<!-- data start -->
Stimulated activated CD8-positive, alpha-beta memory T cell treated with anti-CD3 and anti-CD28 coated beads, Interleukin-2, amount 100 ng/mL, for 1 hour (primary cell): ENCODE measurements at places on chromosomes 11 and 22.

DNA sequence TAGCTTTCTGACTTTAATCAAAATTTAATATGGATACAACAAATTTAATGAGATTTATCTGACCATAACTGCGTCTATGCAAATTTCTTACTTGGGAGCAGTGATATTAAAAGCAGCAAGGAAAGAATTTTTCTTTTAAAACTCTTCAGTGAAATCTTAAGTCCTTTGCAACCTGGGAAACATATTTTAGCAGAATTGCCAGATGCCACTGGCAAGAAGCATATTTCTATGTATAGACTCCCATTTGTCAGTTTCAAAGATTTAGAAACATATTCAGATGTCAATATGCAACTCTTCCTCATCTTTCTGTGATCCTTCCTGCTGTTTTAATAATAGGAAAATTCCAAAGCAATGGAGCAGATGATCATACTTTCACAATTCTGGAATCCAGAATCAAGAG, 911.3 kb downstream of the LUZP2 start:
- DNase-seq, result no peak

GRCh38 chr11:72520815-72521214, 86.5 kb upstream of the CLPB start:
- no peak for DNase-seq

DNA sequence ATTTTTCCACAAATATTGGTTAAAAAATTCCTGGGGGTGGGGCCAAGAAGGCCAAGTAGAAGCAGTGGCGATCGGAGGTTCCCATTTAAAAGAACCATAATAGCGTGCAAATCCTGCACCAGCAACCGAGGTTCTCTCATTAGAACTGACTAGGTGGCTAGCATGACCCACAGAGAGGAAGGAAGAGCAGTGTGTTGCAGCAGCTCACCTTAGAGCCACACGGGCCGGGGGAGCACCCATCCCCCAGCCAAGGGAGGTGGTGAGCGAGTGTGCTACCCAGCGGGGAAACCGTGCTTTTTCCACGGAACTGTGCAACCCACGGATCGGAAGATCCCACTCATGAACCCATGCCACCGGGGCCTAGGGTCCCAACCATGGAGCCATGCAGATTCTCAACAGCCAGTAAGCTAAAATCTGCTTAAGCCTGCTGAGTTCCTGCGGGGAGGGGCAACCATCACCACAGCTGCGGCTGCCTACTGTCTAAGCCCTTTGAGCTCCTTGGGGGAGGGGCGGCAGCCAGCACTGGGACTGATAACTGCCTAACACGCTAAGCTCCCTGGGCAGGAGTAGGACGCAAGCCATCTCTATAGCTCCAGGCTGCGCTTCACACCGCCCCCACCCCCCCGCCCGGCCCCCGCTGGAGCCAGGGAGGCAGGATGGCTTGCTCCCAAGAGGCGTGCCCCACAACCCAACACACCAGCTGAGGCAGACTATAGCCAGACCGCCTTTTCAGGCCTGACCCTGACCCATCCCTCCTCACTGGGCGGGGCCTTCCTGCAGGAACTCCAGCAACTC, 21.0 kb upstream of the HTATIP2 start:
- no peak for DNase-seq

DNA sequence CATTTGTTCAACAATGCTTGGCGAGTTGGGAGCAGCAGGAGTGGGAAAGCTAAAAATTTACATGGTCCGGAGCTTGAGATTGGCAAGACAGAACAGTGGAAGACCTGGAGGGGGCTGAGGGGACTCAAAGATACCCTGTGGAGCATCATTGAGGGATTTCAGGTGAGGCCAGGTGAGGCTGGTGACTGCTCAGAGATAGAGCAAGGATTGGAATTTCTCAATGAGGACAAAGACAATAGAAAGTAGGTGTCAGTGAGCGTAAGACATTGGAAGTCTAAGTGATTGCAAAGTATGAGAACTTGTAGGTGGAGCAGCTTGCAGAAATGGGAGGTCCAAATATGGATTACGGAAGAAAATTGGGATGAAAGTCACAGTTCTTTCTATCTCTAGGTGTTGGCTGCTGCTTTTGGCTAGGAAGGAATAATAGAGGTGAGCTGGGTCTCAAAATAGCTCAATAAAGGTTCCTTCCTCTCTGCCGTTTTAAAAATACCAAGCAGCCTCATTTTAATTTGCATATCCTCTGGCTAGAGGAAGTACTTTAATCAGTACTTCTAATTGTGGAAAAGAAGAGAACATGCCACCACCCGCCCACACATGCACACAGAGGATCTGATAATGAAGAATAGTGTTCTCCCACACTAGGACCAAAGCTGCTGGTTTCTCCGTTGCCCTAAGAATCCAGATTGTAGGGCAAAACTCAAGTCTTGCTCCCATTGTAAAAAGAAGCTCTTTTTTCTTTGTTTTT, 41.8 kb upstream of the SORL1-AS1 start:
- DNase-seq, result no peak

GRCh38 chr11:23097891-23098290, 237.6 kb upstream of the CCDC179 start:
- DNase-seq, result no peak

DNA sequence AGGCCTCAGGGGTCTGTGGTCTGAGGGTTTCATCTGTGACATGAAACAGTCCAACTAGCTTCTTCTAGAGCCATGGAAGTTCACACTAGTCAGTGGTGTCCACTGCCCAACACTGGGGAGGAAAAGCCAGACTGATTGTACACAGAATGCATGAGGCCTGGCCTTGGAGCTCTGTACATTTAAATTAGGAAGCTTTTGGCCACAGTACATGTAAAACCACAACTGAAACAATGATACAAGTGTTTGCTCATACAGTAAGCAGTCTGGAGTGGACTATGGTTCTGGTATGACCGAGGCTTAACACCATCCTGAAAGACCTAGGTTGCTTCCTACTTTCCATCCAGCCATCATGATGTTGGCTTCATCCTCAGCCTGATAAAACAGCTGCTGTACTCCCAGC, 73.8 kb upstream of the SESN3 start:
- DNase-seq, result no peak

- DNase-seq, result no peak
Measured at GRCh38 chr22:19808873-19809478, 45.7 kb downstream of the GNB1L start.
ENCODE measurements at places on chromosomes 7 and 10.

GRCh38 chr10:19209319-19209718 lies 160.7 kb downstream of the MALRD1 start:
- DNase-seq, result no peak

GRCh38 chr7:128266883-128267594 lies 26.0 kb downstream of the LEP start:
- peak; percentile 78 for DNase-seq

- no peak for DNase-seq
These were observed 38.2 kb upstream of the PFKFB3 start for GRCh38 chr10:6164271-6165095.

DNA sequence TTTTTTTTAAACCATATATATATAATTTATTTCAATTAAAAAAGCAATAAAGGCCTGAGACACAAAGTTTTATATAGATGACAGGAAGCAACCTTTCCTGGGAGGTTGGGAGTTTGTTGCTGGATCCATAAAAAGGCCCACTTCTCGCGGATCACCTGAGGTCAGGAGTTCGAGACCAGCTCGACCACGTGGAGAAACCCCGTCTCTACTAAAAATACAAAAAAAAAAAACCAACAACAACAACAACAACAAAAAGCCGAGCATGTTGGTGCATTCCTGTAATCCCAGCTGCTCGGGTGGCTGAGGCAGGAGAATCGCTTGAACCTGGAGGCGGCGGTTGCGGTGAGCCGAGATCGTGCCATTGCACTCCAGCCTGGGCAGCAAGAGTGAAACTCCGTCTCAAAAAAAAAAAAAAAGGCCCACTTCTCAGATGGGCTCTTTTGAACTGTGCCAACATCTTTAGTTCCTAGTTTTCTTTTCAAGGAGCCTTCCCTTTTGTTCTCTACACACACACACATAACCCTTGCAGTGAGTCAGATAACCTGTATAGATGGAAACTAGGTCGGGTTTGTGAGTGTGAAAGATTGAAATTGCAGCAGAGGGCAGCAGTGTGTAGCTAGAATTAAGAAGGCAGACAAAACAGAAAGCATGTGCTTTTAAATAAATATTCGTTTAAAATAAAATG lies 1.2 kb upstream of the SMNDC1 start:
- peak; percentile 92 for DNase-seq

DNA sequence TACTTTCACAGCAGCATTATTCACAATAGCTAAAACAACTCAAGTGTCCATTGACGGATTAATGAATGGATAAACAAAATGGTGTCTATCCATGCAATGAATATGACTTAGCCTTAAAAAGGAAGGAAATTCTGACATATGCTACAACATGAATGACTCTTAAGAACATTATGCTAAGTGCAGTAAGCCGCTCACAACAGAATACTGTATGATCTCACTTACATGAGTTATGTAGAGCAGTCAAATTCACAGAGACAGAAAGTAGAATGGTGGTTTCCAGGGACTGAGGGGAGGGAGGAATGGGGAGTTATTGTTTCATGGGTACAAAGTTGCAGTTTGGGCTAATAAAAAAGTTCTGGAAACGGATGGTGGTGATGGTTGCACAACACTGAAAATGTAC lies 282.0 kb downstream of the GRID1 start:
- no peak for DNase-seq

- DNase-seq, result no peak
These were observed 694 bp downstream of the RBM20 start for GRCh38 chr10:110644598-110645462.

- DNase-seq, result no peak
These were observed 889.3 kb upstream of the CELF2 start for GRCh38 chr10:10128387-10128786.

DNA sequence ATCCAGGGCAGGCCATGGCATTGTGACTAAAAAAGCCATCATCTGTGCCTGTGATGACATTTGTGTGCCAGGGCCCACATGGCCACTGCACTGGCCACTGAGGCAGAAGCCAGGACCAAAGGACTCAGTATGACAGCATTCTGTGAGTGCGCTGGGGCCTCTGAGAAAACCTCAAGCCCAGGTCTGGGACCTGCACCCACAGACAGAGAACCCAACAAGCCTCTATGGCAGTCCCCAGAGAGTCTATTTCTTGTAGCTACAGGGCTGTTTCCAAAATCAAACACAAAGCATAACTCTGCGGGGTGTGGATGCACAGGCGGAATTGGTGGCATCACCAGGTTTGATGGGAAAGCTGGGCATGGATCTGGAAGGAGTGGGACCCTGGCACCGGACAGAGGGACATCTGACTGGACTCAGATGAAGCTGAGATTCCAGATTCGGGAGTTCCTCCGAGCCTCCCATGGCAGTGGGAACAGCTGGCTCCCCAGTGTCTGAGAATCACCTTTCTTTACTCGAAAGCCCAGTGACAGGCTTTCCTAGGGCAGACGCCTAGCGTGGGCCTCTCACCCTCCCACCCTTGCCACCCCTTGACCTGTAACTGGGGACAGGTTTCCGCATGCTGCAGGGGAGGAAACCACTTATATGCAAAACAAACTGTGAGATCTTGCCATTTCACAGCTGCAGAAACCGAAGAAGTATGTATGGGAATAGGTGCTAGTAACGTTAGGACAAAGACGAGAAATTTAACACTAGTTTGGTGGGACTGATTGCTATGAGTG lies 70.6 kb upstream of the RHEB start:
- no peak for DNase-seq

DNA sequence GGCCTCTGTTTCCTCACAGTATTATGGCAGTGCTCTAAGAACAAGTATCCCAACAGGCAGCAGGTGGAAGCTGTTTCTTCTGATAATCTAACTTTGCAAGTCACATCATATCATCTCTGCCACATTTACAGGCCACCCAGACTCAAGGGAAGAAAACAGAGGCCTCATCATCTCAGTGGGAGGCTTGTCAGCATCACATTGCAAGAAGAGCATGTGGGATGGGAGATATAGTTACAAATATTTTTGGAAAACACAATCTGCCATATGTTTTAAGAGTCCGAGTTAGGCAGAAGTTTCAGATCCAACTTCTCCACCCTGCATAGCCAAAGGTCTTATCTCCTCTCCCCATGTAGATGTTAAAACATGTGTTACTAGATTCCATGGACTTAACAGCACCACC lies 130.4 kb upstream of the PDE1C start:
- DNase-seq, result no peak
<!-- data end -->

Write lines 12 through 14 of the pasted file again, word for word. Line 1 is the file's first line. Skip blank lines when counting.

DNA sequence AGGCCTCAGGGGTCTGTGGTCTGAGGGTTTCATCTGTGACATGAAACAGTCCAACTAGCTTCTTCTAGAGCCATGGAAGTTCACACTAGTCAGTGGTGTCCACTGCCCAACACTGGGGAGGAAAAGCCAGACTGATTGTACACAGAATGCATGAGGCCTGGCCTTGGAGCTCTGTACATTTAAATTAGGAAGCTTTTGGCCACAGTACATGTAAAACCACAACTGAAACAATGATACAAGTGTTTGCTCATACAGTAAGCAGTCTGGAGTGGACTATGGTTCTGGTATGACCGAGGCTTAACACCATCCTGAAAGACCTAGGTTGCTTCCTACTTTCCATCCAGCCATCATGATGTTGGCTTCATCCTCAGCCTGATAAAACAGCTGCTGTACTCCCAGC, 73.8 kb upstream of the SESN3 start:
- DNase-seq, result no peak

- DNase-seq, result no peak